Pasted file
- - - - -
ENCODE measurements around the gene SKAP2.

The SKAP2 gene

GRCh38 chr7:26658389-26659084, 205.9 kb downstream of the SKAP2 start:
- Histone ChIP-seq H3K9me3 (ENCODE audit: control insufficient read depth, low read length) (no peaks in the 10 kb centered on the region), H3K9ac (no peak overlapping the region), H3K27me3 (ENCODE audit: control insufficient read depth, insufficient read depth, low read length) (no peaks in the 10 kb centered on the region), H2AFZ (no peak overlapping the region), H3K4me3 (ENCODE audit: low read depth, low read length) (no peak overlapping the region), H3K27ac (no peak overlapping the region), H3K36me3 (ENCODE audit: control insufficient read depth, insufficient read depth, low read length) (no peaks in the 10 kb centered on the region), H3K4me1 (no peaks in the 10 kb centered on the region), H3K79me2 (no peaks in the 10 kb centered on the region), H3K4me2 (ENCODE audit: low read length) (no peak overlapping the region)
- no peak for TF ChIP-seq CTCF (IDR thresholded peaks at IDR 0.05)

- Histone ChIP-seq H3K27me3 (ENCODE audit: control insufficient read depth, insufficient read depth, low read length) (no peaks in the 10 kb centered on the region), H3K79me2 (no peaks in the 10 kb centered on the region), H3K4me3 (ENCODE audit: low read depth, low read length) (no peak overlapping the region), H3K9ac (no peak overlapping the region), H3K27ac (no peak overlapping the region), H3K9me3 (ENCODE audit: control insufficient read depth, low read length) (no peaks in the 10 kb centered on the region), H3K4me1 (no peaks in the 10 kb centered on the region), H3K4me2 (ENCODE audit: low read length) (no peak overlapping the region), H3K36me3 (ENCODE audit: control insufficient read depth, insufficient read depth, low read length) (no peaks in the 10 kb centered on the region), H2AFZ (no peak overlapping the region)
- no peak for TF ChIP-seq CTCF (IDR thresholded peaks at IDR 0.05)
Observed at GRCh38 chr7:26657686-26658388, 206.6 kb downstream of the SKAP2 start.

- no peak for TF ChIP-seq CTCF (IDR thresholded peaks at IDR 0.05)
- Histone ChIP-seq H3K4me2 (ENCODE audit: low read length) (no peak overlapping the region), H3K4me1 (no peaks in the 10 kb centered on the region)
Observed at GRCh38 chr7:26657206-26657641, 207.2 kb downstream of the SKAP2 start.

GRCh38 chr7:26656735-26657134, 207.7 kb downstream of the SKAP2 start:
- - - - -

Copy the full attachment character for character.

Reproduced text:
ENCODE measurements around the gene SKAP2.

The SKAP2 gene

GRCh38 chr7:26658389-26659084, 205.9 kb downstream of the SKAP2 start:
- Histone ChIP-seq H3K9me3 (ENCODE audit: control insufficient read depth, low read length) (no peaks in the 10 kb centered on the region), H3K9ac (no peak overlapping the region), H3K27me3 (ENCODE audit: control insufficient read depth, insufficient read depth, low read length) (no peaks in the 10 kb centered on the region), H2AFZ (no peak overlapping the region), H3K4me3 (ENCODE audit: low read depth, low read length) (no peak overlapping the region), H3K27ac (no peak overlapping the region), H3K36me3 (ENCODE audit: control insufficient read depth, insufficient read depth, low read length) (no peaks in the 10 kb centered on the region), H3K4me1 (no peaks in the 10 kb centered on the region), H3K79me2 (no peaks in the 10 kb centered on the region), H3K4me2 (ENCODE audit: low read length) (no peak overlapping the region)
- no peak for TF ChIP-seq CTCF (IDR thresholded peaks at IDR 0.05)

- Histone ChIP-seq H3K27me3 (ENCODE audit: control insufficient read depth, insufficient read depth, low read length) (no peaks in the 10 kb centered on the region), H3K79me2 (no peaks in the 10 kb centered on the region), H3K4me3 (ENCODE audit: low read depth, low read length) (no peak overlapping the region), H3K9ac (no peak overlapping the region), H3K27ac (no peak overlapping the region), H3K9me3 (ENCODE audit: control insufficient read depth, low read length) (no peaks in the 10 kb centered on the region), H3K4me1 (no peaks in the 10 kb centered on the region), H3K4me2 (ENCODE audit: low read length) (no peak overlapping the region), H3K36me3 (ENCODE audit: control insufficient read depth, insufficient read depth, low read length) (no peaks in the 10 kb centered on the region), H2AFZ (no peak overlapping the region)
- no peak for TF ChIP-seq CTCF (IDR thresholded peaks at IDR 0.05)
Observed at GRCh38 chr7:26657686-26658388, 206.6 kb downstream of the SKAP2 start.

- no peak for TF ChIP-seq CTCF (IDR thresholded peaks at IDR 0.05)
- Histone ChIP-seq H3K4me2 (ENCODE audit: low read length) (no peak overlapping the region), H3K4me1 (no peaks in the 10 kb centered on the region)
Observed at GRCh38 chr7:26657206-26657641, 207.2 kb downstream of the SKAP2 start.

GRCh38 chr7:26656735-26657134, 207.7 kb downstream of the SKAP2 start: